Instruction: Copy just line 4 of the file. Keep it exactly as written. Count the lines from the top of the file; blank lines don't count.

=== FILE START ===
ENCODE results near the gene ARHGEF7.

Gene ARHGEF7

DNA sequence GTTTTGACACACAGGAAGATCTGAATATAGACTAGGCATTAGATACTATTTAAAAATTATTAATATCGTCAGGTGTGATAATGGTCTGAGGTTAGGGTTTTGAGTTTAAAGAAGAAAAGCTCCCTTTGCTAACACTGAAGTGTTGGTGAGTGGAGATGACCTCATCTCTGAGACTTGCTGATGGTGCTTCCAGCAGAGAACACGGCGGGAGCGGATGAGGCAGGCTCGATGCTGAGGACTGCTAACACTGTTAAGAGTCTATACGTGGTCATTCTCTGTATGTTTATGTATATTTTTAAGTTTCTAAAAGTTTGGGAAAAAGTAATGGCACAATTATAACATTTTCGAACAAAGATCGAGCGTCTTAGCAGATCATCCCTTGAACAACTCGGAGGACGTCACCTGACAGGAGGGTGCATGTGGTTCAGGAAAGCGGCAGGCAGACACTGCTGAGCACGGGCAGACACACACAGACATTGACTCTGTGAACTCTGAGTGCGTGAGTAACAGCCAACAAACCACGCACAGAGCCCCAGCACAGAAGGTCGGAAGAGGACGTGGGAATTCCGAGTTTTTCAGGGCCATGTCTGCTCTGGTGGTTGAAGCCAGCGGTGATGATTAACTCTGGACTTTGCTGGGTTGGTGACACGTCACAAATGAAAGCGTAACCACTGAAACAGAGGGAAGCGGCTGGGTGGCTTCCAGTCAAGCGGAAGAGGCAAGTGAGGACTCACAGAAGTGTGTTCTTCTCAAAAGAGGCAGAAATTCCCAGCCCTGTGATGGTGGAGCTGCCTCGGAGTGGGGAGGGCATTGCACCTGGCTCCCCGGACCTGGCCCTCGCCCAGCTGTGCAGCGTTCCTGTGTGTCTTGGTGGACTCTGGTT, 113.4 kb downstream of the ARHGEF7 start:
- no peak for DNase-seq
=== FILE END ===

- no peak for DNase-seq